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What are spinning black holes orbiting?

I have seen depictions of spinning black holes with the "singularity" spinning around a center of rotation in a flat plane, or moving around an imaginary sphere. Is there anything in the ...
3 votes
6 answers
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Singularity of a black hole: point or solid sphere? [duplicate]

A black hole is defined by its event horizon. The event horizon has a Schwarzschild radius of, $$r_s=\dfrac{2GM}{c^2}$$ Technically, this means that any body of mass, $M$, with a radius smaller than ...
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1 answer
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Regularization of black hole singularities

Hi I have a question: when dealing with the gravitational Lorentz factor from schwarzchild solution to EFE, used in defining gravitaional time dilation and one encounters singularities at $r=0$ or $r=...
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1 answer
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Why domain of Kerr black hole includes negative values for $r$ coordinate?

I understand the domain of $t$ is all real numbers but mathematically, how to prove the domain of $r$ coordinate is also all real numbers except $r=0$ when $\theta = \pi/2$. I know that we get two ...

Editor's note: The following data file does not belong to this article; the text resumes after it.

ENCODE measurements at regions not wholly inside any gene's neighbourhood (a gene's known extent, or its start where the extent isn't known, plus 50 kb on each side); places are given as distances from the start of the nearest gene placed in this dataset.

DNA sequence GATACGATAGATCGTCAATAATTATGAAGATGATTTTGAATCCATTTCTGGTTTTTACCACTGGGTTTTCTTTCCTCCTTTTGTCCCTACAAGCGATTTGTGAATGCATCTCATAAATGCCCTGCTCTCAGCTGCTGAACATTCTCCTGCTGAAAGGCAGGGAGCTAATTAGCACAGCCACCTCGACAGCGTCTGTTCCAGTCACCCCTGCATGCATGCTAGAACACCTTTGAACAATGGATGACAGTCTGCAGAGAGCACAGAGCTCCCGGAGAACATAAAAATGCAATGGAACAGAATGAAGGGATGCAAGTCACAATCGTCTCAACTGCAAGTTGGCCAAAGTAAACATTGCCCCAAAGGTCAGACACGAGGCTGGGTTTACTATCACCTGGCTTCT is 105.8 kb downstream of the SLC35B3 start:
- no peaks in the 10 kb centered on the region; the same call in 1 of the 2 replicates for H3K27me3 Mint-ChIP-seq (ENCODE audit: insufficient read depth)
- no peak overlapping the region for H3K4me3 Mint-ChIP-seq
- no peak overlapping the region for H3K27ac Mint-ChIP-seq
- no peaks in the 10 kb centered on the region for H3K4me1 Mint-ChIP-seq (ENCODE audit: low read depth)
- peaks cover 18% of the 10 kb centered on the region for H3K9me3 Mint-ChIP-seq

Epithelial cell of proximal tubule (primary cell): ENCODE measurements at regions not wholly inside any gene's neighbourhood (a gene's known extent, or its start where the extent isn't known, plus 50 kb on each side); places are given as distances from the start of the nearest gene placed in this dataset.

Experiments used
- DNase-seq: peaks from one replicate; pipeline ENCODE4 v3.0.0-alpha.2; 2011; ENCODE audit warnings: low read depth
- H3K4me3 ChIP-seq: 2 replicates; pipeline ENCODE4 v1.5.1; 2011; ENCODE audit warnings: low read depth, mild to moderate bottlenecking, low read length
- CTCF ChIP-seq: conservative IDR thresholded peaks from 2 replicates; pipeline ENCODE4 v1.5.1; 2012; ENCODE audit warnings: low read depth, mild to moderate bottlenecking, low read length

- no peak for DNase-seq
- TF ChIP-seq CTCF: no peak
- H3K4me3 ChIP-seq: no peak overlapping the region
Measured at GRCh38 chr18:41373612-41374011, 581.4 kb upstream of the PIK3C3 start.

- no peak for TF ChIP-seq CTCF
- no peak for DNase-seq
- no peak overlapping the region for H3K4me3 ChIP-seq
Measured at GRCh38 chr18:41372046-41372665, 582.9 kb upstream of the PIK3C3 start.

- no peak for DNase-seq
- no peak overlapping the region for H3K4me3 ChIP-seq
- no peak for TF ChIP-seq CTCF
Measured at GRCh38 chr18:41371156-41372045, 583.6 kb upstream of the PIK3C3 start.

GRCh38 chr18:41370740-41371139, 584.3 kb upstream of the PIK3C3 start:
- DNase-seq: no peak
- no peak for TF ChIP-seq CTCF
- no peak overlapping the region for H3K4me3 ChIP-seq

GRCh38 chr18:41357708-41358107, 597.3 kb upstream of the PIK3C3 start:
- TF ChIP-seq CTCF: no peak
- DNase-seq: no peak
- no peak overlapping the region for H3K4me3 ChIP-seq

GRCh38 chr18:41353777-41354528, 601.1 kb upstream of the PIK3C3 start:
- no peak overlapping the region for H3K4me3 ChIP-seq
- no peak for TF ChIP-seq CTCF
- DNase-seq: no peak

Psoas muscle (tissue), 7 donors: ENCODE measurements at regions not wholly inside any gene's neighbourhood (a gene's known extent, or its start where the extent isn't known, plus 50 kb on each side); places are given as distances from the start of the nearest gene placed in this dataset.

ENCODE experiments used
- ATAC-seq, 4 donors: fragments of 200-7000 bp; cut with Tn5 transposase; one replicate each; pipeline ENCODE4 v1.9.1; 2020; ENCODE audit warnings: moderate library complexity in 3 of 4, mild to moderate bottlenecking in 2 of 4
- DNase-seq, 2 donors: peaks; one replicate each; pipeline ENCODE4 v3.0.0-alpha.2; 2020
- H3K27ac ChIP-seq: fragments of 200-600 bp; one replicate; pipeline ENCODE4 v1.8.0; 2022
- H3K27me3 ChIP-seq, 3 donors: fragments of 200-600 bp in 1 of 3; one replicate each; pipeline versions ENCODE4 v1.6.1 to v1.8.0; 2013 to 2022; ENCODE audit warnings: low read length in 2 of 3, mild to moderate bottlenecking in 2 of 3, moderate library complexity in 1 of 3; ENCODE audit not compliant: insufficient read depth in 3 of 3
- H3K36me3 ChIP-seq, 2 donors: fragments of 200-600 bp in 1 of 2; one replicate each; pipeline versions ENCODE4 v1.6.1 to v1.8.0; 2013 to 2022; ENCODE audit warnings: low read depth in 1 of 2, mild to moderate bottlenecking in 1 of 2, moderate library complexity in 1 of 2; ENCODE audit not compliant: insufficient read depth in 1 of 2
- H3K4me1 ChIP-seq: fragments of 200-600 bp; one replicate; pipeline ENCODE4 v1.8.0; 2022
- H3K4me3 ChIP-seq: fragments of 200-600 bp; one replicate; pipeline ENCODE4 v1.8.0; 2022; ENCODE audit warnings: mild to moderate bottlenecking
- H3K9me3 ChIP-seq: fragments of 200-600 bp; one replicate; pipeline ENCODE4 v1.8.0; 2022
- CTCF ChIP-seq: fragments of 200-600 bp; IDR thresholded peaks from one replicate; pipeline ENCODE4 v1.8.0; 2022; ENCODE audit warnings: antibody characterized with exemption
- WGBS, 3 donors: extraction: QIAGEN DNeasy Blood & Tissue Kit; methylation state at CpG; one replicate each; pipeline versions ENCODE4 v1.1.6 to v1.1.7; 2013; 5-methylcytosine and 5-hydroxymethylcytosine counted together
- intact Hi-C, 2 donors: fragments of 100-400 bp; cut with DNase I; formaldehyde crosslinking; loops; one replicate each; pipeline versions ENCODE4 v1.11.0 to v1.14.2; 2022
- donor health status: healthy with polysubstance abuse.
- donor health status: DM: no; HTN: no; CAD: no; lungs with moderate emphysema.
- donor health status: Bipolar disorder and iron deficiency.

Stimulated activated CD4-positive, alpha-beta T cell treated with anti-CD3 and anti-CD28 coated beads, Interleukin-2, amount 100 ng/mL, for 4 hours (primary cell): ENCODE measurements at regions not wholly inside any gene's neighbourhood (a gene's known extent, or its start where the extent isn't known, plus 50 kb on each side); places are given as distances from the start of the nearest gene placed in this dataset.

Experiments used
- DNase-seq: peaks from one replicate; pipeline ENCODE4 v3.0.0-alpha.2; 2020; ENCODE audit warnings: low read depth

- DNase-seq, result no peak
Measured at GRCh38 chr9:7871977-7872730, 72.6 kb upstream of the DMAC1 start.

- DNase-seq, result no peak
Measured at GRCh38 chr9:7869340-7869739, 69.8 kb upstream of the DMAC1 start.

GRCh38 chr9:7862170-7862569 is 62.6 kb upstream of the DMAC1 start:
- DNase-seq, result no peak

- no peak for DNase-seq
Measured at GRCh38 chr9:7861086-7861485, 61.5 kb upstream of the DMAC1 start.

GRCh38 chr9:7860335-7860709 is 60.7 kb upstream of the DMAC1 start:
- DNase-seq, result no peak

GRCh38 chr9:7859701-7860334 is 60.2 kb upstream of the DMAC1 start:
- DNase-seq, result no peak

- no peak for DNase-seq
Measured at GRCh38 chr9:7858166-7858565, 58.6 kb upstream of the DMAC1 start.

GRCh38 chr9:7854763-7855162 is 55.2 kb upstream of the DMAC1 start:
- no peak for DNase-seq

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Can ring singularities form a Hopf link?

Can ring singularities form a Hopf link?
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Is there any observational evidence for the existence of Schwarzschild black holes?

So as far as I know, the objects that have been confirmed to be black holes by direct observation of the event horizon("black hole shadow"), like M87 for instance, also show observable ...
1 vote
1 answer
436 views

Energy density of a 0D point particle vs. a 1D string

As I understand there is a problem in physics where point-like massive (or charged, etc.) particles would have infinite mass/energy (or charge, etc.) density. I'm curious how in the context of String ...
2 votes
1 answer
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A question on IR divergence in Peskin-Schroeder chapter 6

In equation 6.64 of Peskin Schroeder, it computes $f_{\text{IR}}(q^2)$ in the limit $-q^2\to\infty$. Now, if we try to simplify the integral: \begin{align} f_{\text{IR}}(q^2) &=\int_0^1d\xi\;\frac{...
3 votes
0 answers
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Confused about a derivation in Proposition 8.3.1 in Hawking and Ellis

I'm working through the proof of Proposition 8.3.1 in Hawking and Ellis (1973, pp. 278-80) about the equivalence between $b$-completeness of a Lorentzian manifold and $m$-completeness of its ...